Of all of the processes involved in assembling a high-performance engine, properly setting up the valvetrain is perhaps the most critical. Failure to pay attention to the fine points can spell disaster, so it pays to fully understand what to look for as it relates to the engine's requirements. While an engine using mostly OEM parts can typically be bolted together with minimal fuss, as the list of aftermarket and race parts gets longer, it becomes increasingly vital that the system is validated by checking, measuring, and dialing-in the entire system, as required. We stopped in at Andy Mitchell's Outlaw Racing Engines in Upland, California, to look at the principle techniques and tools to do the job on a 509ci big-block Chevy we'll be covering in a future story. Nevertheless, the same ideas apply to all types of engines.
It's a fundamental truism that if the valves hit the pistons in an operating engine, the stage is set for an engine failure. Most stock engines leave the factory with generous valve-to-piston clearance, but in a high-performance engine, clearance here can become a scarce commodity. Modifications such as higher compression pistons, more aggressive camshafts, higher rocker ratios, milling, decking, or even the cylinder head design itself can put a crunch on the available clearance. An experienced engine builder considers the depth of the valve clearance notches in the pistons along with all of the above mentioned factors to select parts that will provide the required clearance. Often, when custom pistons are being ordered, the valve notch depth is specified to assure adequate clearance with the engine's parts combination.
When it is all said and done, the only way to know exactly how much piston-to-valve clearance there is in an assembled engine is to directly measure it. There are a couple of different techniques to accomplish this: measuring with a dial indicator at the valve tip, or checking the clearance with the use of clay impressions. Of these two techniques, the clay method is the more foolproof, and it also provides the engine builder with a look at radial clearance to the valve relief, something that the indicator method will not reveal. To check valve-to-piston clearance using the clay method, slugs of modeling clay are strategically placed in the valve pocket of the piston. The cylinder head and valvetrain is assembled, and the crank is rotated through two full revolutions in order to go through both valve events. Next, the cylinder head is removed, and the clearance can be determined by measuring the minimum thickness of the clay impressions.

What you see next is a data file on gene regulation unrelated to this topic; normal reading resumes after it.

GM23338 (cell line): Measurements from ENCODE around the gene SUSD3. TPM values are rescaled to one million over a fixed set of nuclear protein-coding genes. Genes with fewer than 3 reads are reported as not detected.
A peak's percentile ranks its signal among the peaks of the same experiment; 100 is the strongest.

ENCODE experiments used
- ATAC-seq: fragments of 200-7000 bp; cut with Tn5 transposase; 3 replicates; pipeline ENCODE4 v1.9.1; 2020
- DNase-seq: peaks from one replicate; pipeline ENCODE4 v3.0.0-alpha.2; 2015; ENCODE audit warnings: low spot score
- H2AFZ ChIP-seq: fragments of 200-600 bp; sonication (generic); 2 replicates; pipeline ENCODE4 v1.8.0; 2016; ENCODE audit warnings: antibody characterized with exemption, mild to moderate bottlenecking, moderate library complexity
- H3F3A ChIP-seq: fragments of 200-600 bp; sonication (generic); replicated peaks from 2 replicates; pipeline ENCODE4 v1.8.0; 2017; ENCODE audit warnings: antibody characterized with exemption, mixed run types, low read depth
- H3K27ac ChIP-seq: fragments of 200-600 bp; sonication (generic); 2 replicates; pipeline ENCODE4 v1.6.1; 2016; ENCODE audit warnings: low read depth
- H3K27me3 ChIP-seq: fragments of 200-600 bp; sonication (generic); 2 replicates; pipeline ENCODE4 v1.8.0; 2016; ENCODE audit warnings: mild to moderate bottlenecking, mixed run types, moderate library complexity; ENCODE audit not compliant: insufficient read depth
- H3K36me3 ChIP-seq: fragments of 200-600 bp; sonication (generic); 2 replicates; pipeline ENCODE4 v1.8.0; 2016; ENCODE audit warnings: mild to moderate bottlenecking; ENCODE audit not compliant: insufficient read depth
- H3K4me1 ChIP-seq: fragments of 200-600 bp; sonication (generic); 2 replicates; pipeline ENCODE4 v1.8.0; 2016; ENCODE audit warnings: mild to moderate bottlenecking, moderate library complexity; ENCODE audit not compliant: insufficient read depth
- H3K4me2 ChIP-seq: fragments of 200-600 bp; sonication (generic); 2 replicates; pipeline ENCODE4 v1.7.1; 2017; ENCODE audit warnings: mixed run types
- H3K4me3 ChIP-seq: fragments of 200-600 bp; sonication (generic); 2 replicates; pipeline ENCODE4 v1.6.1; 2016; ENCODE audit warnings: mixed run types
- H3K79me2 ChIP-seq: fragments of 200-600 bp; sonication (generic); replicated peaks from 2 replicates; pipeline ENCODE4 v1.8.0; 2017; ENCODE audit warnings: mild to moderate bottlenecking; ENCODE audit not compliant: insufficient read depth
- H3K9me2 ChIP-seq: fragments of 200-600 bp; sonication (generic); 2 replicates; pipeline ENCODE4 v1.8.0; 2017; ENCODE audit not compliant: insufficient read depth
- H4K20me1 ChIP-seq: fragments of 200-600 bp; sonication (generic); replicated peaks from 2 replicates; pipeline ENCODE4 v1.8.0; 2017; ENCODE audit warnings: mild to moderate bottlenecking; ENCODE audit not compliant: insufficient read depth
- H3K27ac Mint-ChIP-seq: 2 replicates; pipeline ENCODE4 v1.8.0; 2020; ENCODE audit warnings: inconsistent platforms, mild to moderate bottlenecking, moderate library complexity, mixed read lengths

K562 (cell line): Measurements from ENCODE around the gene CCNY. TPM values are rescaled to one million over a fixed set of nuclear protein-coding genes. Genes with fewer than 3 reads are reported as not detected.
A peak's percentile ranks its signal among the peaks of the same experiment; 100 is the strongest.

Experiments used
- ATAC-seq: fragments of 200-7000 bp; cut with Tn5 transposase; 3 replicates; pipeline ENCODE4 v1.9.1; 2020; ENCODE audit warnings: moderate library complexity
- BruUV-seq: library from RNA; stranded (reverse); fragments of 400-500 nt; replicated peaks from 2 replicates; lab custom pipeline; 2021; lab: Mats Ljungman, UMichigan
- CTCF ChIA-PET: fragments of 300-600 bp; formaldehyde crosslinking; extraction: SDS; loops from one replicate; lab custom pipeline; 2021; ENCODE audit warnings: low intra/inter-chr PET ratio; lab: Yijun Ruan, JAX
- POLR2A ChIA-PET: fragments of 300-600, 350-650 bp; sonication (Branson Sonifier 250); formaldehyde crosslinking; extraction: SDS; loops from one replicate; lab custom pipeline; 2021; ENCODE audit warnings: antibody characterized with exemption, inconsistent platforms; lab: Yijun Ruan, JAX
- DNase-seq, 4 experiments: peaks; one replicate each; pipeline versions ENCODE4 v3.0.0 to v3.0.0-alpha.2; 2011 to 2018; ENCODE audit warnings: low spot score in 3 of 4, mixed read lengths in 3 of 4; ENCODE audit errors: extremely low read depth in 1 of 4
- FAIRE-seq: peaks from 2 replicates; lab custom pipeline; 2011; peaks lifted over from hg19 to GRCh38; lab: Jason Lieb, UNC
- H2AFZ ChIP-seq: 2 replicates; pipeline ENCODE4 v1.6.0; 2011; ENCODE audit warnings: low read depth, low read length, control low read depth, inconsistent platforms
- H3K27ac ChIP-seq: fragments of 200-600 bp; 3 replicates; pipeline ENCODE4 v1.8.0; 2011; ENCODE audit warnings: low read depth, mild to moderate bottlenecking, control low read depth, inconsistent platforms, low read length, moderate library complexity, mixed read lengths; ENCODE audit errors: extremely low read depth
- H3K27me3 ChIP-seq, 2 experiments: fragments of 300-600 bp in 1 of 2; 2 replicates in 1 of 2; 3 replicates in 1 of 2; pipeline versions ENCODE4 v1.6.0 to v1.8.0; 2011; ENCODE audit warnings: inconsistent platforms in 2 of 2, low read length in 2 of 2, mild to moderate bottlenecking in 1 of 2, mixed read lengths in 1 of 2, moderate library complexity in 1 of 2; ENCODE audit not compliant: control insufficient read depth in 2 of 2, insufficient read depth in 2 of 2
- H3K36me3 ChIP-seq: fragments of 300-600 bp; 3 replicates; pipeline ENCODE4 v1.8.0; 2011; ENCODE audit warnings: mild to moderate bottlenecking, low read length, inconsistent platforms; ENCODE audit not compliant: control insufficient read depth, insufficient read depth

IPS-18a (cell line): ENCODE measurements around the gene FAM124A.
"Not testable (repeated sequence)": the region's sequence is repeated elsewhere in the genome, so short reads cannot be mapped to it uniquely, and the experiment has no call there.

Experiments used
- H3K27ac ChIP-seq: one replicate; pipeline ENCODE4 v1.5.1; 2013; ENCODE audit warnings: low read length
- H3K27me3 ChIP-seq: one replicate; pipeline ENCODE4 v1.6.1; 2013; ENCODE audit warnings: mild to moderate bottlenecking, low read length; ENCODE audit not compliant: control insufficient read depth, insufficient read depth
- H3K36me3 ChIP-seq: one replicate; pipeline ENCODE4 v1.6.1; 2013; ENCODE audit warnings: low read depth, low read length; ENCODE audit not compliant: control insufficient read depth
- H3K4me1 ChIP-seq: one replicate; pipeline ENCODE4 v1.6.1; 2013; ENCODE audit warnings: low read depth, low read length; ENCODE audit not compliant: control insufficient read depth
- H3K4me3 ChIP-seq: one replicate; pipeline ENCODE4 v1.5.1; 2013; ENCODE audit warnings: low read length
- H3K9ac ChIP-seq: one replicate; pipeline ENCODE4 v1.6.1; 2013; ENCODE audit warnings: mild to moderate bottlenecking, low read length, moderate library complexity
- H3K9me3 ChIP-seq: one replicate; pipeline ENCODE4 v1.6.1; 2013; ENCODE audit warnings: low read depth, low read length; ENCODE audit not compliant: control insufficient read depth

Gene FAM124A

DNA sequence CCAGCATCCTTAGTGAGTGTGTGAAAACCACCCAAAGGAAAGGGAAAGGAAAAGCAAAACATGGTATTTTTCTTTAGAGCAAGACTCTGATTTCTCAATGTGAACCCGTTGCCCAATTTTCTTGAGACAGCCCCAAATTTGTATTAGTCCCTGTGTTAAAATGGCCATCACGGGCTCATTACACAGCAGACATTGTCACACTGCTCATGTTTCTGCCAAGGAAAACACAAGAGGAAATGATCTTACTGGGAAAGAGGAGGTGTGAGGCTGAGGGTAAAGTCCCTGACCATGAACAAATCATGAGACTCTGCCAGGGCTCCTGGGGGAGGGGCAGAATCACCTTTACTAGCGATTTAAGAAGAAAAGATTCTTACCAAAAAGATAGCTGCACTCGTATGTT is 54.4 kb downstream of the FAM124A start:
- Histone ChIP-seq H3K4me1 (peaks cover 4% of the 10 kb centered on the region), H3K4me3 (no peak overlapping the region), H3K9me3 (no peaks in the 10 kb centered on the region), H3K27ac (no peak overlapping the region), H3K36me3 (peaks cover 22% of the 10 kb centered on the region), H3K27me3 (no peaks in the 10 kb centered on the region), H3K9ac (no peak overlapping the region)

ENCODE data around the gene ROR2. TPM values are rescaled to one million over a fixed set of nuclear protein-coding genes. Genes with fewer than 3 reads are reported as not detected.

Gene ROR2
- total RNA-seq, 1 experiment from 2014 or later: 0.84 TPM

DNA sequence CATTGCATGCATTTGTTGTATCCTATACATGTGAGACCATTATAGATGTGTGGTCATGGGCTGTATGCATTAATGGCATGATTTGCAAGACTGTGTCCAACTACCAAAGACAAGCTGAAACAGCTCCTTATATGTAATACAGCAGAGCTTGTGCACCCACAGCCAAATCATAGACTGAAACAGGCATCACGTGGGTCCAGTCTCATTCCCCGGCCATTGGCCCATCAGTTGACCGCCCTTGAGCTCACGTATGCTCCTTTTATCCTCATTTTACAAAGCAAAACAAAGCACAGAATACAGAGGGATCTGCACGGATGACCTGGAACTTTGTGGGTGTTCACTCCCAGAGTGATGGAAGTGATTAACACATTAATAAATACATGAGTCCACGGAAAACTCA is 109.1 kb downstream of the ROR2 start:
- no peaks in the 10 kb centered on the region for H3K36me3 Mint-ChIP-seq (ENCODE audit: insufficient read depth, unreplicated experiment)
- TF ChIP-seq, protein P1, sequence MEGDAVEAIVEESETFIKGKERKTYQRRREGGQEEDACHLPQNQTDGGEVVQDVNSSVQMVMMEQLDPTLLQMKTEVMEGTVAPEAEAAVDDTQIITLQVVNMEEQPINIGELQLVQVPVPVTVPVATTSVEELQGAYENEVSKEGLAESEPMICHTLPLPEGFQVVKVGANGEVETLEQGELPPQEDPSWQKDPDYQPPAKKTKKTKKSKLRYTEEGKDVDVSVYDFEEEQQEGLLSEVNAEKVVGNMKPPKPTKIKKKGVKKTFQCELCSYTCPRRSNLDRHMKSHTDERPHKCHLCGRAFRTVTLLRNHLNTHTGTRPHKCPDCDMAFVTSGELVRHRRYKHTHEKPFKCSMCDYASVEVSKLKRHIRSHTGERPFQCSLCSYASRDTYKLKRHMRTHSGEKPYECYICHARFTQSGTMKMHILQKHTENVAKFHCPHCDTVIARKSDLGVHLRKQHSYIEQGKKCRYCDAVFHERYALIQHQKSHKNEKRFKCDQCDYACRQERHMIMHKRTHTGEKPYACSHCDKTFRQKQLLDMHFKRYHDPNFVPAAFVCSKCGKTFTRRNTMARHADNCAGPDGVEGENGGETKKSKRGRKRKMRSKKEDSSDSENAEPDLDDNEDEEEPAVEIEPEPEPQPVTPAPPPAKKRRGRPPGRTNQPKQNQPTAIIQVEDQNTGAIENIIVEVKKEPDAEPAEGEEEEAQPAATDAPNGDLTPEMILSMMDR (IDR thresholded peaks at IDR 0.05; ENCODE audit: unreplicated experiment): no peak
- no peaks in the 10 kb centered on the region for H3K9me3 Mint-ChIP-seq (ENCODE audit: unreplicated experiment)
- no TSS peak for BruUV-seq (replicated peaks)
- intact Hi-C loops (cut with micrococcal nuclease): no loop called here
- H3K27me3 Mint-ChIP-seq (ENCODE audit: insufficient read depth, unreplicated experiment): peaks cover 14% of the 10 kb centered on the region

Spring Load, Installed Height, And Coil Bind
The workhorse of an engine's valvetrain is the valvespring. When functioning properly, the spring's force ensures that the valvetrain is controlled to actuate the valves as intended by the camshaft lobe design. As rpm and the camshaft's specifications become more aggressive, the spring's requirement to maintain valvetrain control becomes more critical. Generally, more spring force is needed to overcome the inertia and negative acceleration of the mechanical valvetrain parts and the valves. Increased spring loads increase the strain on the valvetrain components, as well as the camshaft and lifters, requiring a fine balance between the supplied force and the mechanical limits of the parts.
With the clay loaded into position, the head is bolted in place, the valvetrain is set up